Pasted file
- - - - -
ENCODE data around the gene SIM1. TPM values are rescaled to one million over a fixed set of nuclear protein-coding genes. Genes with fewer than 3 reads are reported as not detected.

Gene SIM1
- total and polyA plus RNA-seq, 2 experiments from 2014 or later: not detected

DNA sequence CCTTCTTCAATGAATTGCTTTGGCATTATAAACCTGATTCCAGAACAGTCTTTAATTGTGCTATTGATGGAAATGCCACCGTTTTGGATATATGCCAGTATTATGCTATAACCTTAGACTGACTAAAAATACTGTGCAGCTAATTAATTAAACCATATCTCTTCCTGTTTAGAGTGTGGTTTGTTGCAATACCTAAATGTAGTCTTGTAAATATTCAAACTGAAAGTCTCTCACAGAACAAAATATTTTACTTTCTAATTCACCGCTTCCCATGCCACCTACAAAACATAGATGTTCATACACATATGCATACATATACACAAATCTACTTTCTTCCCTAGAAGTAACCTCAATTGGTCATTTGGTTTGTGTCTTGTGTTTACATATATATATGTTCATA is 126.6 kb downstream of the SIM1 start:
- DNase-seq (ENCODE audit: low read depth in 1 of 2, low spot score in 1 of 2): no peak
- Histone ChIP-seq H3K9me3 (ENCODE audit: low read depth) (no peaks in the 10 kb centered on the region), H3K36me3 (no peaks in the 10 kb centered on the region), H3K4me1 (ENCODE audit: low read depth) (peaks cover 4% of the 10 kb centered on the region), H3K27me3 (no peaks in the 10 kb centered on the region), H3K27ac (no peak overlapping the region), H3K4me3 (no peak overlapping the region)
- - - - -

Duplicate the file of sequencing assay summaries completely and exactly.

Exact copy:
ENCODE data around the gene SIM1. TPM values are rescaled to one million over a fixed set of nuclear protein-coding genes. Genes with fewer than 3 reads are reported as not detected.

Gene SIM1
- total and polyA plus RNA-seq, 2 experiments from 2014 or later: not detected

DNA sequence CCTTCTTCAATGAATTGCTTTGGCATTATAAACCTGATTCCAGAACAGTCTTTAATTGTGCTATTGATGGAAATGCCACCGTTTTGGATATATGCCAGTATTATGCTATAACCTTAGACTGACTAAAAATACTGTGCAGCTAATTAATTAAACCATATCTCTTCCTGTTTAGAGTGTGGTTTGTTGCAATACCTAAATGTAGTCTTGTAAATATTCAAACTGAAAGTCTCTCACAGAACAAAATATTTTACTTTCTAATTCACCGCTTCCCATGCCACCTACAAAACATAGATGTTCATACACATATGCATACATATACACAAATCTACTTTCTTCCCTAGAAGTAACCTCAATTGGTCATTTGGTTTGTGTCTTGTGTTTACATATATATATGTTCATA is 126.6 kb downstream of the SIM1 start:
- DNase-seq (ENCODE audit: low read depth in 1 of 2, low spot score in 1 of 2): no peak
- Histone ChIP-seq H3K9me3 (ENCODE audit: low read depth) (no peaks in the 10 kb centered on the region), H3K36me3 (no peaks in the 10 kb centered on the region), H3K4me1 (ENCODE audit: low read depth) (peaks cover 4% of the 10 kb centered on the region), H3K27me3 (no peaks in the 10 kb centered on the region), H3K27ac (no peak overlapping the region), H3K4me3 (no peak overlapping the region)